- Rates of Acanthamoeba keratitis, an infection of the cornea, tripled since 2011 in the southeast of England
- Only 70% of patients are cured within 12 months, and some require cornea transplants
Researchers at University College London found that rates of Acanthamoeba keratitis, an infection of the cornea, have nearly tripled since 2011 in the southeast of England.
Infection with Acanthamoeba, a cyst-forming microorganism, causes an inflammation of the cornea. Symptoms include excessive pain and compromised vision.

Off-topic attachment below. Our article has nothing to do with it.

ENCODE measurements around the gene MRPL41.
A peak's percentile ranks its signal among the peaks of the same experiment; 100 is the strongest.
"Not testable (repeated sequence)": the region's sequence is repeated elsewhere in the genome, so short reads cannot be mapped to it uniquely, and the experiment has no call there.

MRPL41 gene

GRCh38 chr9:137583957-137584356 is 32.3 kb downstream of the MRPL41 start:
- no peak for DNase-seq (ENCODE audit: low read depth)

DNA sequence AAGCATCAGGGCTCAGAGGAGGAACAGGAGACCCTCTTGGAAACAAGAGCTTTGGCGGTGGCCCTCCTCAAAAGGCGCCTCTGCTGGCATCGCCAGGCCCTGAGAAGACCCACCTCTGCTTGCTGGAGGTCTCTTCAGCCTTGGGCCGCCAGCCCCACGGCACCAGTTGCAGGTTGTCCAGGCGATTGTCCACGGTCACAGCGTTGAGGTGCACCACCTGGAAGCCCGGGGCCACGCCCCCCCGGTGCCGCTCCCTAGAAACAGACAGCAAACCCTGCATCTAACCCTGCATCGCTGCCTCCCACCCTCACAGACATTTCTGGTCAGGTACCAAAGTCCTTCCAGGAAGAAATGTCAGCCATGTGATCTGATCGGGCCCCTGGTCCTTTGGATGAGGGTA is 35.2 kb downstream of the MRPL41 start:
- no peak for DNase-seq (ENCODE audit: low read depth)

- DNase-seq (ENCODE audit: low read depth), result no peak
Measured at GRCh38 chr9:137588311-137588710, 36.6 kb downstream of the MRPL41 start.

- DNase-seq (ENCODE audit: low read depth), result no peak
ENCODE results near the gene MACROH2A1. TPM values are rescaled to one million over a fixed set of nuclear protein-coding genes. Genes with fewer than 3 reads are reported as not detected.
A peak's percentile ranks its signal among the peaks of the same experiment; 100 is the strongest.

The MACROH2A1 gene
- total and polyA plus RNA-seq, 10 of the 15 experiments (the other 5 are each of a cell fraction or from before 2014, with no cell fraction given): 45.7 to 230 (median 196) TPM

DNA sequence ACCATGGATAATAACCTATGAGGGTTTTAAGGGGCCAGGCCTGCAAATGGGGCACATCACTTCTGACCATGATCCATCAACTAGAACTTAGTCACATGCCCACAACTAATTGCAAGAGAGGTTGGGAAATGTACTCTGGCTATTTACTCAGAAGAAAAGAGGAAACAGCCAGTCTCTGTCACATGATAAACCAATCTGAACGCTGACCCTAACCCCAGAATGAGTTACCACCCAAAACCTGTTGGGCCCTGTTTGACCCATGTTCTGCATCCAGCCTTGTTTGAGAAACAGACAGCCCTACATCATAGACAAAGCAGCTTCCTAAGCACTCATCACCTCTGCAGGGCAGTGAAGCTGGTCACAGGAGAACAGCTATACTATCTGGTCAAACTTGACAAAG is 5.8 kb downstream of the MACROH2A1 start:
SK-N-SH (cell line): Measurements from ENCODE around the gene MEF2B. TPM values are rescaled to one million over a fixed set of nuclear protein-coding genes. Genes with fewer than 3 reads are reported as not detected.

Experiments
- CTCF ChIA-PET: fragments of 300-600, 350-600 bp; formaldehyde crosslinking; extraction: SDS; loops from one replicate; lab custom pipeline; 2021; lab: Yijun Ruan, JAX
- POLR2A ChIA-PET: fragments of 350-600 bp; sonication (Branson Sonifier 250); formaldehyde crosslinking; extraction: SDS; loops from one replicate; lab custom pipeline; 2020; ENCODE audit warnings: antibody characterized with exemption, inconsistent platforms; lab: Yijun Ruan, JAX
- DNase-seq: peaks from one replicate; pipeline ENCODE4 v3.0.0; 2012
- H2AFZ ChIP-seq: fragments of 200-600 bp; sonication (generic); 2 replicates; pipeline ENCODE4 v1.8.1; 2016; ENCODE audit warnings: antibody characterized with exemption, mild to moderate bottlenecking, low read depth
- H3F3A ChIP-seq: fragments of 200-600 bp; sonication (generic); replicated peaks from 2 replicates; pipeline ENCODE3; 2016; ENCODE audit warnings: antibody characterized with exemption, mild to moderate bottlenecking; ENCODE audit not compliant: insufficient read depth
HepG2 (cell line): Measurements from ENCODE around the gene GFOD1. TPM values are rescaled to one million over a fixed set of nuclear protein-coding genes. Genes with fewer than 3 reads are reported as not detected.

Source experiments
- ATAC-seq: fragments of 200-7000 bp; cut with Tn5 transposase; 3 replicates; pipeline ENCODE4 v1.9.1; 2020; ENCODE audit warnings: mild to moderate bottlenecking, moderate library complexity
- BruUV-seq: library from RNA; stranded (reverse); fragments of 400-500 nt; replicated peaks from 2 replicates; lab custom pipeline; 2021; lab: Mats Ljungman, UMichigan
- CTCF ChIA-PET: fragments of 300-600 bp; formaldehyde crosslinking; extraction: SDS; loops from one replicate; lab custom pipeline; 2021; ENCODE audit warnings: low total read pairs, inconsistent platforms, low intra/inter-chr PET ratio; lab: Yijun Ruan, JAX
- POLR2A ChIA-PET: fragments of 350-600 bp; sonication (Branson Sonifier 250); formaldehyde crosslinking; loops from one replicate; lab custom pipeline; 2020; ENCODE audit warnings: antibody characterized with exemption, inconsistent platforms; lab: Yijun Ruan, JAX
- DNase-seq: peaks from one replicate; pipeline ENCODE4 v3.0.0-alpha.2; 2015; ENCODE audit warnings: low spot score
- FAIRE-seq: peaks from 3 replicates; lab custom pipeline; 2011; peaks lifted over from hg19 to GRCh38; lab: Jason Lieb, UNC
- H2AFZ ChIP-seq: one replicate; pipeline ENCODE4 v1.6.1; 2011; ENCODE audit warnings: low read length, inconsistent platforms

The disease is mostly preventable, said Dr. John Dart, a consultant ophthalmologist at Moorfields Eye Hospital who led the research.
"It was clear that there is a problem," he said. "Acanthamoeba keratitis is one of the worst corneal infections."